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Reading Comprehension Worksheets
Writing a Testimonial Biography

Writing a Testimonial Biography
Reading Level
     edHelper's suggested reading level:   grades 5 to 6
     Flesch-Kincaid grade level:   5.88

     challenging words:    restate, testify, well-known, biography, response, based, transition, further, knowing, paragraph, autobiography, material, secondly, focus, conclusion, impressed
     content words:    Mayor Smith, Tawny Brooks, Andrea Adams, If John Johnson, Take Mayor Smith, Rudy Runnion

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Writing a Testimonial Biography
By Brenda B. Covert

1     Do you know why gossip is popular? People love talking about and hearing about other people. We are curious about their lives. When an author writes a book about someone's life, it's called a biography. When a person writes about his or her own life, that is called an autobiography. Biographies and autobiographies are popular books.
2     There are many different kinds of biographies. One type is the testimonial [test-ih-MOAN-ee-uhl] biography. When people testify in court, they have to tell the truth, the whole truth, and nothing but the truth. A testimonial, then, is the truth concerning what a person thinks about another person. A testimonial biography will be filled with the thoughts of other people about the person who is the subject of the biography.
3     For example, if an author were to write a testimonial biography about your local mayor, the author would speak to the mayor's family and friends. The author would also speak to people who had worked for or with the mayor. Most of the article or book would focus on what all those people had to say about the mayor. The author would probably add his own comments between the statements made by family, friends, and co-workers. In the end, the reader would get a good idea of what a lot of different people thought about the mayor.
4     Today you will begin to write a testimonial biography. This will be an article, not a book. Whom will you choose to be the subject of your article? Think about the people you know. You may want to write about someone in your school. You may write about someone in your family or neighborhood. You may want to write about a person involved in sports, such as a coach or an athlete. You may also choose a subject from your place of worship. Whomever you choose, the person should be well-known by a number of people who are available to talk with you.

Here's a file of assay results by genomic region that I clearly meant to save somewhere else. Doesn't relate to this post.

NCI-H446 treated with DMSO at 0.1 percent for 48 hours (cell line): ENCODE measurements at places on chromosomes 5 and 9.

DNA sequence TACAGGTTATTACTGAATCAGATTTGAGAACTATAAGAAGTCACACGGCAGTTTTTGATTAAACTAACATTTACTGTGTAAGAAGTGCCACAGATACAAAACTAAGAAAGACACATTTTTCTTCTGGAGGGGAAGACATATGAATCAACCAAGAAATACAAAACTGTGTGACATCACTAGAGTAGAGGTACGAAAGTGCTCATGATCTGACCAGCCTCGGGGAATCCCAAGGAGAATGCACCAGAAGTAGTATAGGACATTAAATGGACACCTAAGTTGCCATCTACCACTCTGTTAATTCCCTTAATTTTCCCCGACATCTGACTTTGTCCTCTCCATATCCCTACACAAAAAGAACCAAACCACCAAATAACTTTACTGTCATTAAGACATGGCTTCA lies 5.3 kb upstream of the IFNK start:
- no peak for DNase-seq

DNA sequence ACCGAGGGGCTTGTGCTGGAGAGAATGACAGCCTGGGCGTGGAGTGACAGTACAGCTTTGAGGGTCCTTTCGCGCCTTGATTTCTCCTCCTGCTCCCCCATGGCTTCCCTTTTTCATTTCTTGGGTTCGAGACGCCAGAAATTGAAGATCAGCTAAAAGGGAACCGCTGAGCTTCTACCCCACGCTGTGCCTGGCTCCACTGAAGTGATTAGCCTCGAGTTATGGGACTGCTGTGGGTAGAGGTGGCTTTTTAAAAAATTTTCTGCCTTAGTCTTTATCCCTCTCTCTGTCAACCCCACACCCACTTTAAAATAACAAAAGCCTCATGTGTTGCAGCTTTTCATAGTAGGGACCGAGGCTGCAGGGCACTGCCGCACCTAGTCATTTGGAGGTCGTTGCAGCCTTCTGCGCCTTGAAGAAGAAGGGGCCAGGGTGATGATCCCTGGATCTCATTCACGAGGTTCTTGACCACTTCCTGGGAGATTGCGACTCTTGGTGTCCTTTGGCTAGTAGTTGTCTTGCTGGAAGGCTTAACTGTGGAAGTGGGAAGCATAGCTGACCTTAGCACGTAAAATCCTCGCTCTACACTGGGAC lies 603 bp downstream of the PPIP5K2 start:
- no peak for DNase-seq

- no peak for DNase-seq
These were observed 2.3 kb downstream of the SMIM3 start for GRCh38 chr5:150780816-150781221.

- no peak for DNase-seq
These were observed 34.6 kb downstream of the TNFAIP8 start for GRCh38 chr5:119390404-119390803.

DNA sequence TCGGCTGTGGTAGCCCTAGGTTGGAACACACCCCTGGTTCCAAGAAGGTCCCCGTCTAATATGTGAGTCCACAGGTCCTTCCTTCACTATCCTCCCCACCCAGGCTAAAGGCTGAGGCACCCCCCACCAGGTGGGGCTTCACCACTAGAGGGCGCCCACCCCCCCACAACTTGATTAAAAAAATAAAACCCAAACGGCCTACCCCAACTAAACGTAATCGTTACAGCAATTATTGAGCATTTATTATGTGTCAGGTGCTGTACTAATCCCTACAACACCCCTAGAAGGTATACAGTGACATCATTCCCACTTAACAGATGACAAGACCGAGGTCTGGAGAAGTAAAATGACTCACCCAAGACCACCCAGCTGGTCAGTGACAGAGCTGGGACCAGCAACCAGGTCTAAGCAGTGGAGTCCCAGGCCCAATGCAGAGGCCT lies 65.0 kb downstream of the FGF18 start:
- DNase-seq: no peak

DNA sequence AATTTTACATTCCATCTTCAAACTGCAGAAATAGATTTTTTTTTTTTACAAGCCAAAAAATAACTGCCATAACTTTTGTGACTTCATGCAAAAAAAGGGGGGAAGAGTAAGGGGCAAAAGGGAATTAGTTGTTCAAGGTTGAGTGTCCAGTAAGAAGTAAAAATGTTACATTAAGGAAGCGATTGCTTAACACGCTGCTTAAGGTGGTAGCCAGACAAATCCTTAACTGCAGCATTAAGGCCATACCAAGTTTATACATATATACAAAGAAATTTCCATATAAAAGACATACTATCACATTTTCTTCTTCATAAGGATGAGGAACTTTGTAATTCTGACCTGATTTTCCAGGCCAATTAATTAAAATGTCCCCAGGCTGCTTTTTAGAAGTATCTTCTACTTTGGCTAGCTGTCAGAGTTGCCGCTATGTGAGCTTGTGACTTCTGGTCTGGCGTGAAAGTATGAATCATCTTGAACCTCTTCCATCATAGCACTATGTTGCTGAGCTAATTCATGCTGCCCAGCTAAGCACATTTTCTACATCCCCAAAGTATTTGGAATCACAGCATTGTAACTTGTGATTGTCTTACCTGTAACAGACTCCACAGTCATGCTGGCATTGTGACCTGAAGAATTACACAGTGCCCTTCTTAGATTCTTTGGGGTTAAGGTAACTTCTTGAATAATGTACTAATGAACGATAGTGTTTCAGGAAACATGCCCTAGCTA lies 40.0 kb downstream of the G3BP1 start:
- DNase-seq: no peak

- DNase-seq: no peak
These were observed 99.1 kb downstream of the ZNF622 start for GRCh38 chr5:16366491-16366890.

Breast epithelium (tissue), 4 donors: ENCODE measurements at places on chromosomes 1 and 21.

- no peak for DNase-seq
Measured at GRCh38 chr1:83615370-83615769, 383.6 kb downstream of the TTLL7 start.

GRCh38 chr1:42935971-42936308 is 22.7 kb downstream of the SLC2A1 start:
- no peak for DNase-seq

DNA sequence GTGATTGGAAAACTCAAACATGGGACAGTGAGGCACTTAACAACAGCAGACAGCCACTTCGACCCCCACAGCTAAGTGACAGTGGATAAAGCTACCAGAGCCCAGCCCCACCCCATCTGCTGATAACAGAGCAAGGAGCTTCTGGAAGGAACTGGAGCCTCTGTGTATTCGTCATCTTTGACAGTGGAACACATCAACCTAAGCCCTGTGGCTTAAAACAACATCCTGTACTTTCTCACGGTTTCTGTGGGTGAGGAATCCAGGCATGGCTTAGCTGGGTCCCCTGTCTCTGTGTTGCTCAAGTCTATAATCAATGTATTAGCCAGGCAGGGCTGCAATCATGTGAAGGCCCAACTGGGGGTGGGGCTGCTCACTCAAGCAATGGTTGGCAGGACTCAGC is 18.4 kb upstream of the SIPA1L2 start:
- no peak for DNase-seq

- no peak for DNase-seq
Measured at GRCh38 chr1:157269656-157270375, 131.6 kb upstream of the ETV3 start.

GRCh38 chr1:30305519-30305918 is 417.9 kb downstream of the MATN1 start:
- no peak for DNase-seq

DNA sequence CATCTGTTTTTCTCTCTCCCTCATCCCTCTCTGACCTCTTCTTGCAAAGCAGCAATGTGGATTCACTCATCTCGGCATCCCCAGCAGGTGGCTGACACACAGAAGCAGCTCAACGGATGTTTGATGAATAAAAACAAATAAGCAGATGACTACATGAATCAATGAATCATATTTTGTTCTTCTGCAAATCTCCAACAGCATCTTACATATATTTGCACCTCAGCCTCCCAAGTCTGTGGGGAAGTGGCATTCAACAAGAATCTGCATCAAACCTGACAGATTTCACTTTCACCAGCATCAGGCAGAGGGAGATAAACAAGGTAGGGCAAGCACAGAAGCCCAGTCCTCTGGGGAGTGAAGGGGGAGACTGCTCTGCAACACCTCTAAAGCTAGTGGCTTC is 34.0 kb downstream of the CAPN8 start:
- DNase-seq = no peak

5     To begin, list the names of at least three people about whom you would like to write.

6     Of those people, which one is known by the greatest number of people? Which one would you most like to write about? Think it over and make your choice.

7     Next, decide which people to interview. Who knows your subject well? Who will be happy to talk to you about that person? Who will give you some good material to use in your article? For our purposes, you will need to interview six people. List possible candidates for the interview here. You may list more than six and decide later which ones to approach.

8     You need to plan some questions to ask. You don't want to ask questions that can simply be answered with a yes or no. You want details! For example, you could ask, "Do you like Mayor Smith?" You are likely to get a "yeah, sure" response. Instead, you could ask, "What do you like about Mayor Smith?" The response you get will be longer, giving you more material for your article. It will also be more interesting because each person you speak to may have different reasons for liking Mayor Smith!
9     Possible questions to ask are as follows:

        What do you like best about this person?
        What has knowing this person done for you?
        What is your favorite memory of this person?

Paragraphs 10 to 17:
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